Sometimes during divorce proceedings, it may be necessary to prove a child's paternity in order to determine rights and responsibilities. On Oct. 10, The New Jersey Supreme Court went against lower courts and ruled that one father was entitled to receive help from the state in order to determine if he was actually the father of a boy he thought was his own for two decades. The decision also could also present a new opportunity for parents to recover money lost on child support for children that were not theirs.
The case centered on a man whose wife had an affair with his sister's ex-husband. The man insisted his youngest child was not in fact his. He spent 20 years believing he was the child's father and paying for the child before asking the court to prove paternity during his divorce.
Lower courts had previously ruled paternal testing would not be in the best interest of the child. The Supreme Court disagreed with the decision and stated the ruling went against the New Jersey Parentage Act.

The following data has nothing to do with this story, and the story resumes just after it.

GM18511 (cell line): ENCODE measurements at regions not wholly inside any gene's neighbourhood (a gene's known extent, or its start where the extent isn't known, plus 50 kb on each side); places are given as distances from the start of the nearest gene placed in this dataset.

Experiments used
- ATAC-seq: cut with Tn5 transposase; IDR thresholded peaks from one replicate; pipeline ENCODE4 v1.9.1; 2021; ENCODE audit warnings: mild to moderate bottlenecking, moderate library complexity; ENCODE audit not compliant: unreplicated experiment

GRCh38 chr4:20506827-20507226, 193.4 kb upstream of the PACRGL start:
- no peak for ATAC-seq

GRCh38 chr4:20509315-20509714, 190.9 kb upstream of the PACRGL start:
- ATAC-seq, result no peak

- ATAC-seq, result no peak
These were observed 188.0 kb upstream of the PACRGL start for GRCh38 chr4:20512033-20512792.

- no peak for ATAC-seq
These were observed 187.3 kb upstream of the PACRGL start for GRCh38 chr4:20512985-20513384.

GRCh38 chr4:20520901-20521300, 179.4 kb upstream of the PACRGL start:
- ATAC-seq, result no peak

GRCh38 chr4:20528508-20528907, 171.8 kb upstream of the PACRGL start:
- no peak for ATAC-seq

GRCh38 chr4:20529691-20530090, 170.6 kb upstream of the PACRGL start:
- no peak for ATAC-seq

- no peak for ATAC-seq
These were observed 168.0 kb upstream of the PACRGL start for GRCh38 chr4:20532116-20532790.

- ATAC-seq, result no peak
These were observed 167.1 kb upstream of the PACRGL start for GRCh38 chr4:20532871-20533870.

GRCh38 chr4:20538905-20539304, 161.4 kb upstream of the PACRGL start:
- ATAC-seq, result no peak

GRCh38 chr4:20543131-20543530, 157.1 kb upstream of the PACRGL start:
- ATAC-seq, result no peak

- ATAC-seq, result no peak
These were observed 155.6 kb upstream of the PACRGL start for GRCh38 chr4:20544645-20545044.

It is important to establish paternity when going through a divorce to ensure that a child will receive support from both parents, and this ruling had the potential to open up new doors when it comes to fathers' rights and paternity testing. However, sometimes extenuating circumstances and questions regarding paternity may exist that calls into question just exactly who is responsible for the child. Child support cannot be waived in New Jersey and couples contemplating divorce should take this fact into consideration.
Source: NJ.com, "Court: Parents can get genetic test from state when paternity is in doubt," Salvador Rizzo, Oct. 10, 2012